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Patience pays off for engineer

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Mahdi Zangeneh - Engineering success storyBy Lucy Slavianska

Although he was a professor at Sharif University of Technology, one of the most prestigious universities in Iran, and had a prosperous private consulting firm in Tehran, Mahdi Zangeneh decided to move to Canada. He was attracted by the peace and quality of life found in the North American country, so in 2009 he came to Toronto.

With a PhD in mechanical engineering and more than 10 years of valuable work experience, Zangeneh was convinced he would easily find a job. Without previous knowledge of the Canadian job market, however, Zangeneh found it challenging.

He started sending his resume to different companies, government institutions and organizations. In fact, he sent about 300 resumes without getting a reply. That was an unexpected and an extremely frustrating experience for him.

“Such a thing had never happened to me before,” Zangeneh says. “Spending nine or 10 months with no job, nothing — just looking for employment, applying … In fact, searching for a job was a full-time job. And when you are new immigrant, after nine months without working, you worry how you can survive economically, because your financial recourses are limited and here everything is expensive.”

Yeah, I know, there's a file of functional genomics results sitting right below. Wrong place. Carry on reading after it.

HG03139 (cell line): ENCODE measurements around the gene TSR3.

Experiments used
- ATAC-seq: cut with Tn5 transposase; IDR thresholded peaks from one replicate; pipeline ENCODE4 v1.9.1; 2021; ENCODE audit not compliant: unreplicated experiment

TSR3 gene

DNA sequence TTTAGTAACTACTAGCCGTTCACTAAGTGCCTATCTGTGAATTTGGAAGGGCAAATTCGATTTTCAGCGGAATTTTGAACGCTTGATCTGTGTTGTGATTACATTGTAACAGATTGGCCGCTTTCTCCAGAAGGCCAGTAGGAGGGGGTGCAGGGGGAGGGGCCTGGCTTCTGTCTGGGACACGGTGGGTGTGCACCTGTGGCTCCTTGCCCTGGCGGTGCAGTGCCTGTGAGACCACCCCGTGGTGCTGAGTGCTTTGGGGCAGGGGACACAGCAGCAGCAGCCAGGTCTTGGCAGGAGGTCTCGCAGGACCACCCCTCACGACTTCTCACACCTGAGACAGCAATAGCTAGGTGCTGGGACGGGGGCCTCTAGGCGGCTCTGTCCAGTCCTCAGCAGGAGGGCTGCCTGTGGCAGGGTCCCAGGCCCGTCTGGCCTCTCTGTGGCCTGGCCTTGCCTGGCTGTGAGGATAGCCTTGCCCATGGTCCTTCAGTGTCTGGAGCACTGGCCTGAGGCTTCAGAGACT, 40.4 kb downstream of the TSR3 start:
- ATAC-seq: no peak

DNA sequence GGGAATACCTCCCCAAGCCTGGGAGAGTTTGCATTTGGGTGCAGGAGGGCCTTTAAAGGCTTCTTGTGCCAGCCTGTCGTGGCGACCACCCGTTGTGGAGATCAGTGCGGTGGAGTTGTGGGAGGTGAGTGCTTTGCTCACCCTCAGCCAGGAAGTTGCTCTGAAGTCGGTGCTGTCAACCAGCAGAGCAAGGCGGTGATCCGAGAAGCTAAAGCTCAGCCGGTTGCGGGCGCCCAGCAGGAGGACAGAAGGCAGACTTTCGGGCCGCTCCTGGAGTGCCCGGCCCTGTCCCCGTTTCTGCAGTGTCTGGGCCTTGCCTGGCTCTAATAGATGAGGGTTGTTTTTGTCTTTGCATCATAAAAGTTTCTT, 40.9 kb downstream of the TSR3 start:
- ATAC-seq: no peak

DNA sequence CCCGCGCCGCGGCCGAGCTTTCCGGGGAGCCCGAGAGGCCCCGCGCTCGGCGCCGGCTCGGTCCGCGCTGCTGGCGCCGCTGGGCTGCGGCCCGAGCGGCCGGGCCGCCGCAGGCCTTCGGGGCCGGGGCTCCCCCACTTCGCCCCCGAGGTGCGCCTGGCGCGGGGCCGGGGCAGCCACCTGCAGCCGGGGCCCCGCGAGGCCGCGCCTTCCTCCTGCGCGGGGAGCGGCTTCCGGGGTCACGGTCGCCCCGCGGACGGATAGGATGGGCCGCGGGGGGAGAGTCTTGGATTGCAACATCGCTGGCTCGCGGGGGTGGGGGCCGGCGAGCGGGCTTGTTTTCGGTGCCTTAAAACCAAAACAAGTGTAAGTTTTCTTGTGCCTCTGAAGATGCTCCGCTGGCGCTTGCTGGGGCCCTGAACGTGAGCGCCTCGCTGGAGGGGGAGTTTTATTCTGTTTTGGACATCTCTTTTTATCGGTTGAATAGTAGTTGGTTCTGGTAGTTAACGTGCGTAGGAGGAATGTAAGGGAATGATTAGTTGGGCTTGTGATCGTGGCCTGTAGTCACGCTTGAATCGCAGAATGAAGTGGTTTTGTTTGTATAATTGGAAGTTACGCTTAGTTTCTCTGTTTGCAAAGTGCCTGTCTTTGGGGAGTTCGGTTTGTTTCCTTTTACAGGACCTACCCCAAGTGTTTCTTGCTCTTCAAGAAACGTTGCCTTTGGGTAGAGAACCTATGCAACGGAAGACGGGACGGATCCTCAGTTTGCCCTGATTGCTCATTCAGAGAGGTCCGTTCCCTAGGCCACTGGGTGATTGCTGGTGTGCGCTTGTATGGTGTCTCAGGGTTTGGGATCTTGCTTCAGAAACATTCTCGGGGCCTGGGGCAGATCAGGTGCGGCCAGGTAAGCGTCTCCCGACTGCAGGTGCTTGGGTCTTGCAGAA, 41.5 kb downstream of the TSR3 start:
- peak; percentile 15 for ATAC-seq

Zangeneh was fortunate that after nine months of unemployment he still had savings, but he felt for other internationally trained professionals who had to do survival jobs to support themselves and their families. “I’ve met highly educated people doing survival jobs,” he says. “This can be helpful — temporarily — but I think it is not a solution. It’s like a painkiller — it might be good for a couple of months, but doesn’t heal. Because we come here as skilled workers looking for a better life, and if we are not satisfied with what we work, what is the point of living here?”